Under the FBI’s umbrella

March 9th, 2010

How Kimball gained the bureau’s trust and won his freedom

By John Aguilar
Camera Staff Writer

FCI-Englewood, the federal prison at U.S. 285 and Kipling Street in Littleton where Scott Kimball met Jennifer Marcum’s boyfriend, Steve Ennis. (Associated Press)

FCI-Englewood, the federal prison at U.S. 285 and Kipling Street in Littleton where Scott Kimball was held. (Associated Press)

By the time Scott Kimball left federal prison as an FBI informant in December 2002, he had gained the feds’ trust in at least three previous cases.

Although few details are public, it’s clear that Kimball — a career white-collar criminal who had served countless stints in jail and prison — gathered or fabricated information behind bars and shared it with authorities when it might benefit him.

He earned $1,865 as an informant for the Bureau of Alcohol, Tobacco and Firearms in 1999.

He fed authorities information about the still-unsolved murder of federal prosecutor Tom Wales, who was shot to death in his Seattle home in October 2001.

And in February 2002, while imprisoned in Alaska on suspicion of check fraud, he told a U.S. Secret Service agent that his cellmate wanted to take a hit out on four people, including a federal judge and prosecutor.

The case, which resulted in his transfer to Colorado for his own protection, bore a striking resemblance to the story he told the FBI several months later about Steve Ennis and Jennifer Marcum.

In the Alaska case, Kimball reported that his cellmate Arnold Flowers and Flowers’ girlfriend, Sompong Khamsomphou, asked him to hire a hitman to kill U.S. District Judge Russel Holland, U.S. Attorney Crandon Randell and two witnesses.

Kimball said Flowers, who faced bank-fraud charges, told him he wanted one of the witnesses put in a “crab pot” and thrown overboard “so no one would ever find the body.”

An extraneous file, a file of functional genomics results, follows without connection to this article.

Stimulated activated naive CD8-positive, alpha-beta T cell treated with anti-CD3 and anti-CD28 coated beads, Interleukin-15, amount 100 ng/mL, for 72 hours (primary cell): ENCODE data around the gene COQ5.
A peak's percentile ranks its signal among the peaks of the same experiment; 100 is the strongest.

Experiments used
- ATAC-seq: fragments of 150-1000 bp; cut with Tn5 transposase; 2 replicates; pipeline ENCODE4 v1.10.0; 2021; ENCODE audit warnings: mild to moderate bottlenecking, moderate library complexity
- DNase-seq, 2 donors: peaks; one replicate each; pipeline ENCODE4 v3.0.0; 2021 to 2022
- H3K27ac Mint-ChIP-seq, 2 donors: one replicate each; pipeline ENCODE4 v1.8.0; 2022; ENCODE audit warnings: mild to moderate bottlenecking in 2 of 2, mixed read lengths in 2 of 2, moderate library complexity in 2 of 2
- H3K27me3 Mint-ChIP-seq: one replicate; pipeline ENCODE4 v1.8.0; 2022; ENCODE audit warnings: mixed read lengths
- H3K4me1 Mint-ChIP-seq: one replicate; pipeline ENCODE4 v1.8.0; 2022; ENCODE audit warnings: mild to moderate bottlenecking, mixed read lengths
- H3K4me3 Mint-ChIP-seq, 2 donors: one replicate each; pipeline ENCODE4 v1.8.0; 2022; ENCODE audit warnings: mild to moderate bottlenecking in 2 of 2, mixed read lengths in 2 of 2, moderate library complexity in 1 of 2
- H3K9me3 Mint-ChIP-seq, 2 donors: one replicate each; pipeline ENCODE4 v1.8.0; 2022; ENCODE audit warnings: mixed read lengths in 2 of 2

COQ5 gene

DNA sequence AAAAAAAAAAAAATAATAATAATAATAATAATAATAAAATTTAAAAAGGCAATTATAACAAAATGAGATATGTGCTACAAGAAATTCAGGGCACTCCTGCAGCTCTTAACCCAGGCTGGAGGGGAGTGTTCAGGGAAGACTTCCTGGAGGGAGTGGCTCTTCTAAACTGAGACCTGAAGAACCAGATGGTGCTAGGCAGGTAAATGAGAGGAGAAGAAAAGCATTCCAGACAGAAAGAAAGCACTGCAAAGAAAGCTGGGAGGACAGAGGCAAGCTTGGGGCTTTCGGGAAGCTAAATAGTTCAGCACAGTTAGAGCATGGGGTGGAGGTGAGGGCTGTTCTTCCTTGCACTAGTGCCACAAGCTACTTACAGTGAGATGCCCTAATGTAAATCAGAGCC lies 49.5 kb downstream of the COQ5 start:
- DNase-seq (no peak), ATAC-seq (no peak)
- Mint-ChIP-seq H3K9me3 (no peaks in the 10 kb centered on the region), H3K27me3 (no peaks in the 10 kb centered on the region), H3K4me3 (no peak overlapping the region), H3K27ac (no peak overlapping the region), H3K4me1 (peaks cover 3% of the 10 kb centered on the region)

A federal grand jury indicted Flowers and Khamsomphou on charges of murder-for-hire, witness tampering and attempted murder of federal officials.

A fake birth certificate, found among Kimball’s belongings, listed the alias he used as an FBI informant. Investigators — who also found phony subpoenas and other fake documents he created — say the birth certificate was an example of the intricate forgery Kimball committed using his computer. (Courtesy of Lafayette police)

A fake birth certificate, later found among Kimball’s belongings, listed the alias he used as an FBI informant. (Courtesy of Lafayette police)

But in a trial held the following year, a jury found the couple guilty of the lesser charge of conspiracy to tamper with a witness. Kimball testified during the trial.

“The jury didn’t believe anything Mr. Kimball had to say,” said Hugh Fleischer, an Anchorage attorney who represented Flowers. “We think Kimball manufactured information about my client and took it to the federal government. We attacked his credibility, and the jury agreed that it was entrapment.”

Flowers and Khamsomphou were sentenced to eight years and five years in prison, respectively.

That case led FBI Special Agent Carle Schlaff to believe Kimball when he said Ennis, his cellmate in Colorado, asked him to help Jennifer Marcum kill a fellow drug dealer.

Kimball had “previously provided information to law enforcement” that Schlaff believed was credible, the agent wrote in an affidavit.

“I think there was a particular FBI agent that was conned by a con,” said Leo Gallagher, a Montana county attorney who had been pushing for Kimball to be brought to trial on outstanding charges there.

He said Schlaff repeatedly asked him to delay the case, successfully keeping the informant on the street.

“Initially, I was furious,” Gallagher said. “Then they started to explain to me that he was a very important person and to delay dropping the hammer on him until he could get his work done.”

The feds “got played,” Gallagher said.

FBI Special Agent in Charge James Davis wouldn’t comment on any undercover assignments Kimball may have done for the bureau, but he said dealing with informants is an “unfortunate requirement of doing this kind of work.”

Agents are trained to evaluate potential sources for credibility and reliability, he said. And the bureau follows a rigid set of protocols to guard against outside sources abusing their positions.

That’s especially true, he said, if an informant is going to be considered for release from prison, a decision that is made in concert with the U.S. Attorney’s Office and approved by a federal judge.

“When you go out and identify for recruitment, the first thing you want to know is does he have access (to information),” Davis said. “And if he does, what’s the downside?”

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